In terms of regulation and supervision, market overseers will be effective at preventing the growth of financial fragility only if they are able to curtail the dangerous practices of financial institutions and if the government is willing to enforce them. In addition, a given set of regulations may rapidly become obsolete they are not flexible enough to deal with innovations, such as the sophisticated use of social media or financial technology (i.e. “FinTech”) of the kind that helped to create and sustain the gyrations in GameStop (and various other equities).
Innovations are usually used by hedge funds and other financial institutions (such as investment banks, whose activities often mirror those of the hedge funds) to bypass existing rules so unless innovations can be accounted for as they appear, regulations will not work properly to prevent the growth of financial fragility induced by the growth of leverage and/or the decline in the quality of leverage.
In the case of the GameStop saga, we had small traders using various forms of social media, notably Reddit, effectively colluding to drive up the GameStop stock price, forcing the hedge funds to cover their short positions, often at substantial losses.
“So what?” you might ask. A bunch of rich guys got a taste of their own medicine. And that would be fair and the resultant short squeeze per se may not in and of itself created problems. After all, most working households have little or no shares at all. The top 1% of households owned 53% of US stock market wealth, with the top 10% owning 93%. But it establishes a dangerously template that, if left unchecked, could store up future problems, especially given that many peoples’ pensions and retirement accounts are invested with these very same hedge funds who engage in these casino-like activities.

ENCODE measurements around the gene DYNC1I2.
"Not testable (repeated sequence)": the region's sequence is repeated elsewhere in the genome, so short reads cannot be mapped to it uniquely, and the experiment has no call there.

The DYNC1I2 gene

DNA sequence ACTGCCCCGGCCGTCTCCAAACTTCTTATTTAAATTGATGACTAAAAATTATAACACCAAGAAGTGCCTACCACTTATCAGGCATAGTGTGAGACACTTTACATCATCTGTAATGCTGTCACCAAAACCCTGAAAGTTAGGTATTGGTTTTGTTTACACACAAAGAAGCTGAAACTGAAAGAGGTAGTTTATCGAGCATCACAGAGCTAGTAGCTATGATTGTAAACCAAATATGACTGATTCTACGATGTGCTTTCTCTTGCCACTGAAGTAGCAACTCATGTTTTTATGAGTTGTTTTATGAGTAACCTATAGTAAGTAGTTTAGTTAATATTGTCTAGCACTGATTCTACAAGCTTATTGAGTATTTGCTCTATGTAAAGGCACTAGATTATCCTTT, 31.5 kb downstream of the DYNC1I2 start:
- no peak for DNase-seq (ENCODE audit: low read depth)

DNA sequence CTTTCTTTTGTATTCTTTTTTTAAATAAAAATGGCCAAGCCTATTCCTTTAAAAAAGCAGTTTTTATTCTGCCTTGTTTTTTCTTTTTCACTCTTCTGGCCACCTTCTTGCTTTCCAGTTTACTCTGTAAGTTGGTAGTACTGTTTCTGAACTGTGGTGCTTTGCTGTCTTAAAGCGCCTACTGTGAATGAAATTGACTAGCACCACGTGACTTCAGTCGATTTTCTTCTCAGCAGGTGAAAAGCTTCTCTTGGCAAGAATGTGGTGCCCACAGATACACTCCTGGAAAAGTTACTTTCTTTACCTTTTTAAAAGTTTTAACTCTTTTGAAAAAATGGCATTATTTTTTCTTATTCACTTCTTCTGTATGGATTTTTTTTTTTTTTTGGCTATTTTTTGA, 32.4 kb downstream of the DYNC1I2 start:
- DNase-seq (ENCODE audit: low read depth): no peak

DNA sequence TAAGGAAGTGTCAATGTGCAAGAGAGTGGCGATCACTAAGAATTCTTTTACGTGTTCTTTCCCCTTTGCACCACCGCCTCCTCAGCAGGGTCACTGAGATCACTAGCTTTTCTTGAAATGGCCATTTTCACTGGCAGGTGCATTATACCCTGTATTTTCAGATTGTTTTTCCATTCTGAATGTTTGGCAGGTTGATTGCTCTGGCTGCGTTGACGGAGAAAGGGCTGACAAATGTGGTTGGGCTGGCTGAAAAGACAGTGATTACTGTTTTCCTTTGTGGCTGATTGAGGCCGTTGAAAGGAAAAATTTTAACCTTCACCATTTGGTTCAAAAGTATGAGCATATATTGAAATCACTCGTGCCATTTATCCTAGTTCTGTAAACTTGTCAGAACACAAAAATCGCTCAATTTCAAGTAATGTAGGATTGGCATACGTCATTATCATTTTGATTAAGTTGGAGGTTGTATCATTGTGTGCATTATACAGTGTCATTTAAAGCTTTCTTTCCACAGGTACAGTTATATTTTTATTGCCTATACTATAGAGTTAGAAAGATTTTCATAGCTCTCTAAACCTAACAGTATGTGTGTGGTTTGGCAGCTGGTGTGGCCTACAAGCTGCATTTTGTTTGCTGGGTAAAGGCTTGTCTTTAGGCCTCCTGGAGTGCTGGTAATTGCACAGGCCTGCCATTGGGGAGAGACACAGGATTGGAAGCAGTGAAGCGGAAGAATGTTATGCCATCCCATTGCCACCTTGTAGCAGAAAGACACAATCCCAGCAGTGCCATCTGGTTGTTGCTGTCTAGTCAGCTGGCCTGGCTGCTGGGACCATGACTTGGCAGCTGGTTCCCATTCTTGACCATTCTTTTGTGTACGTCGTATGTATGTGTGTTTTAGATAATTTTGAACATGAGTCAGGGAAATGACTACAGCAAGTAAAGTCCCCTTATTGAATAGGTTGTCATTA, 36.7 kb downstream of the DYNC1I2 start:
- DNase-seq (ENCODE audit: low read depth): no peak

And to what end? Capital markets were established to provide funding to help companies secure funding so that they could grow and prosper, not as a platform for unbridled speculation. Poor regulation and too little supervision may also promote instability if they promote self-regulation by financial institutions and if supervision and enforcement are minimal.
Arguably a prolonged period of economic stability led to an increase in financial fragility precisely because the regulatory body became more willing to relax “old” rules that prevent business from thriving and “deserving customers” from getting what they want. And the result has been one major financial crisis after another.
We need to stop that. The ultimate goal of government regulatory policy is to design it to promote stability and shared prosperity. Financial innovation for innovation’s sake alone is not necessarily consistent with that aim and hence, financial innovations of the kind often developed by hedge funds should not be left alone on the simplistic grounds that the more innovations there are, the more efficient the financial system becomes, and the better the economy performs. What happened last month with GameStop was a warning, to which we would do well to pay heed.
Marshall Auerback is a researcher at Bard College’s Levy Economics Institute, a fellow of Economists for Peace and Security, and a writer for the Independent Media Institute.